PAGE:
Copyright 2014. Celino Romero. All rights reserved.
When Celino Romero joined the all-family Classical guitar quartet, Los Romeros, in 1990 he ushered in the third generation of the group’s esteemed history. Established by Celino’s grandfather, father and uncles in their native Spain, Los Romeros have been performing together since 1960 for audiences worldwide. They are regarded by the New York Times as “The Royal Family of the Guitar.” Celino was joined 6 years later by his cousin Lito, who stepped in to replace their grandfather. Los Romeros have performed for dignitaries worldwide, including two American Presidents, Pope John Paul II and the King of Spain. In 2007, Los Romeros were granted The Recording Academy's President's Merit Award from the GRAMMYS in honor of their artistic achievements.
In addition to touring with Los Romeros, Celino performs as a soloist in recital and with major orchestras, as well as collaborating in duets with other family members. The entire group participates in teaching master classes on guitar, and Celino is expanding his reach as an instructor over the internet, with both live and recorded instruction.
Celino, his immediate family, and the rest of Los Romeros reside in Del Mar, California.
Growing Up Romero
Celino Romero may have been born into “The Royal Family of the Guitar,” but his place onstage among Los Romeros still had to be earned.
Born in Hollywood, California, in 1969, Celino moved with his family to Del Mar in coastal San Diego when he was just three. He was raised a true Southern Californian, loving everything nature and a Mediterranean climate had to offer: from the ocean beaches to the mountains and deserts, Celino has always found inspiration close to home.
Of course, there were always guitars around Celino’s childhood home, not to mention guitarists. (Really good ones – both the guitars and the guitarists!) Picking up the guitar was almost inevitable, as was hearing and seeing the instrument played to world class standards by his grandfather (Celedonio), father (Celin) and uncles (Pepe and Angel). Learning to play the instrument well, though – well enough to take the stage next to his family of virtuosos – was still up to Celino.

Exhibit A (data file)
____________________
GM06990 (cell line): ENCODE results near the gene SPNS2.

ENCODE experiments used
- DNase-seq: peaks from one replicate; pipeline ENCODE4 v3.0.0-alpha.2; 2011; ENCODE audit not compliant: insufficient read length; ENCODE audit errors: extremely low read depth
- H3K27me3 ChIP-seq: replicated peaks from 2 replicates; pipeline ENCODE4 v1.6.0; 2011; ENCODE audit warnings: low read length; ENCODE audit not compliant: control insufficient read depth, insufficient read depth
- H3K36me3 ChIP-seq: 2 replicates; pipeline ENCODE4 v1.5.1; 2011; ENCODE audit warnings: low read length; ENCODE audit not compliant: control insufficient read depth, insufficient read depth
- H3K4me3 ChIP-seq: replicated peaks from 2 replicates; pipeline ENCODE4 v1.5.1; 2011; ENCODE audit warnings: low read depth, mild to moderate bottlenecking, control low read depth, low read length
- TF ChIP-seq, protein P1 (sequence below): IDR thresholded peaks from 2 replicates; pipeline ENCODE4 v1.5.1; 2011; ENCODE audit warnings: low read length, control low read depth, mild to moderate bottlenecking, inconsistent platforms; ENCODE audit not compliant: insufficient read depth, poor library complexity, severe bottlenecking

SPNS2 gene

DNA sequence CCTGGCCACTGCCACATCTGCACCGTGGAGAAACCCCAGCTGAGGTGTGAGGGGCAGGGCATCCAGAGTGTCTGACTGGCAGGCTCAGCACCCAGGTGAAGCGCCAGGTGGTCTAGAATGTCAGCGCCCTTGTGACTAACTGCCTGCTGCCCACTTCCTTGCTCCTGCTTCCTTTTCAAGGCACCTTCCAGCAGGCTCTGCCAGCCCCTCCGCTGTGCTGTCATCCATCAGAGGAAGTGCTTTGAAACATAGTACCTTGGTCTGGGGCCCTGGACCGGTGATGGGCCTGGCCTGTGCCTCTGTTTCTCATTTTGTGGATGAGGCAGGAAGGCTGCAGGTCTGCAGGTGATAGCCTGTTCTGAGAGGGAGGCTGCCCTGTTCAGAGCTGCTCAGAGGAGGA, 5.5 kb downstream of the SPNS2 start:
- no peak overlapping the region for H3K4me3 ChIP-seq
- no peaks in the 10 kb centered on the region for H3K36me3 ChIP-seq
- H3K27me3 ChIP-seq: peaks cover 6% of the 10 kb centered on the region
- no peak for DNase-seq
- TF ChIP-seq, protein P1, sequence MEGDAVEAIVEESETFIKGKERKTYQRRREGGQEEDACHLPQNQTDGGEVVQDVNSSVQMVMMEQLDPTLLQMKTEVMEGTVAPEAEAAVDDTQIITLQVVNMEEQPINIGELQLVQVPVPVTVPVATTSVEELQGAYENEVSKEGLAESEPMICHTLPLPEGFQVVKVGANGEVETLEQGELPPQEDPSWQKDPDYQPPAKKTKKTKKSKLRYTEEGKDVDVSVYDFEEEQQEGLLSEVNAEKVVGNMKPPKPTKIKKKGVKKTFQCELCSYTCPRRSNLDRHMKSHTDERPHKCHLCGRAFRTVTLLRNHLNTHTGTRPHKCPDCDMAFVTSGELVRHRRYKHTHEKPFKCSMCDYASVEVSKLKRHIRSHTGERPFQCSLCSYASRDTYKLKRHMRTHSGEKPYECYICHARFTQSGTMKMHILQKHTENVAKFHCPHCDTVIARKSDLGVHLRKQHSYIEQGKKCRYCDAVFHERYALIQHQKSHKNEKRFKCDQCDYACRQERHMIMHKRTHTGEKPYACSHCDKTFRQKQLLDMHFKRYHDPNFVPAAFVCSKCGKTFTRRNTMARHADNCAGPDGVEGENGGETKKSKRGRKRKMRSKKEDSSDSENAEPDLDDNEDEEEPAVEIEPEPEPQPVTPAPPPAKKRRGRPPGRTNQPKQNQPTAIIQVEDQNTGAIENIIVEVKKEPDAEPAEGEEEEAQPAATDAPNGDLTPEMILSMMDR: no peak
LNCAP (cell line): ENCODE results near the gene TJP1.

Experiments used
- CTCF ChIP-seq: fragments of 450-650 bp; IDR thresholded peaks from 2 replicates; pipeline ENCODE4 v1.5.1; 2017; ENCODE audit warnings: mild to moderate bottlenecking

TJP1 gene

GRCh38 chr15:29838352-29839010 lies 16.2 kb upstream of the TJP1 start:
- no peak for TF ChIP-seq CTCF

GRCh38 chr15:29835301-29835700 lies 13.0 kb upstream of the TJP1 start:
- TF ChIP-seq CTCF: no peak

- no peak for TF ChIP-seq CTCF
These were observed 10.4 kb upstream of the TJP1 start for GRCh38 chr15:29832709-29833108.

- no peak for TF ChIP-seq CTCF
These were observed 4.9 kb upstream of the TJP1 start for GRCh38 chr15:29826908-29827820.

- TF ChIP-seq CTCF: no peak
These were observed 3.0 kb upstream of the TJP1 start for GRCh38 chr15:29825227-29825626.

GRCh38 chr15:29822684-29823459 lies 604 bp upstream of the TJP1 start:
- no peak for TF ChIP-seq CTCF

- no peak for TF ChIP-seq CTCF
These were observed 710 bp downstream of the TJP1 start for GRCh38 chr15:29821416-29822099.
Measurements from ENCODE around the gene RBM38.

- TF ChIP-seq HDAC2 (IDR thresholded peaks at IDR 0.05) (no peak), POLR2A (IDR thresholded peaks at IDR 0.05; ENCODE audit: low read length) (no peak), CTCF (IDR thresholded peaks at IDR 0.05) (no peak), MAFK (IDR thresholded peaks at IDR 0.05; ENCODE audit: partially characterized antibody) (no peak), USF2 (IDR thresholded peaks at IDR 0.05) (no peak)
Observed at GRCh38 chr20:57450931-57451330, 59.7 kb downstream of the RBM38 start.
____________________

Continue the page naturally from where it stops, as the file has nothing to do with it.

Celino had already picked up and played with guitars by age four, and he recalls starting lessons in earnest by about eight. His grandfather, father and uncles all were his instructors; regardless of teacher, though, it was always “The Romero Method,” a consistent approach to hand position, posture, fingering and other nuances of playing guitar consistently at the highest levels. And Celino’s mentors always taught him with warmth and encouragement, a practice he applies today with his own students.
While guitar talent clearly came down through the Romero side of the family, Celino also has an intensely talented musical mother. Laurie Romero is a classically trained operatic soprano and active music educator. Celino credits her with his early instruction on the piano, as well as his training to read music. While his earliest guitar lessons had emphasized playing by ear, reading music is a fundamental skill required of all classical musicians.
Ultimately the spark to excel came from within Celino, himself. Alongside the typical teen activities of growing up in Southern California – playing high school baseball and soccer, hanging out with friends at the beach, surfing and diving and so on – the guitar provided an outlet and a focus for Celino’s youthful energy. His practice hall was often the beach, the perfect spot where he found inspiration to play hard and fast. While this wasn’t the controlled, nuanced technique his mentors taught him for classical works, it helped build the steady confidence required to perform in public. Guitar was his hobby, his passion and even his therapy. Somewhat out of sight of his mentors, Celino’s readiness for the stage advanced considerably in those many days at the beach.
When Los Romeros went on tour in Germany during the 1988 season, Celino went along for more training. He got the chance to see his family on the road and to understand the pleasures and demands of a touring performance schedule firsthand. And, though he wasn’t performing, of course Celino brought a guitar along. During this trip his family had a chance to hear how much he had honed his skills in all those days at the beach, and they were impressed! If the established quartet members knew some changes were coming, they also saw in Celino how the group would thrive amid those changes.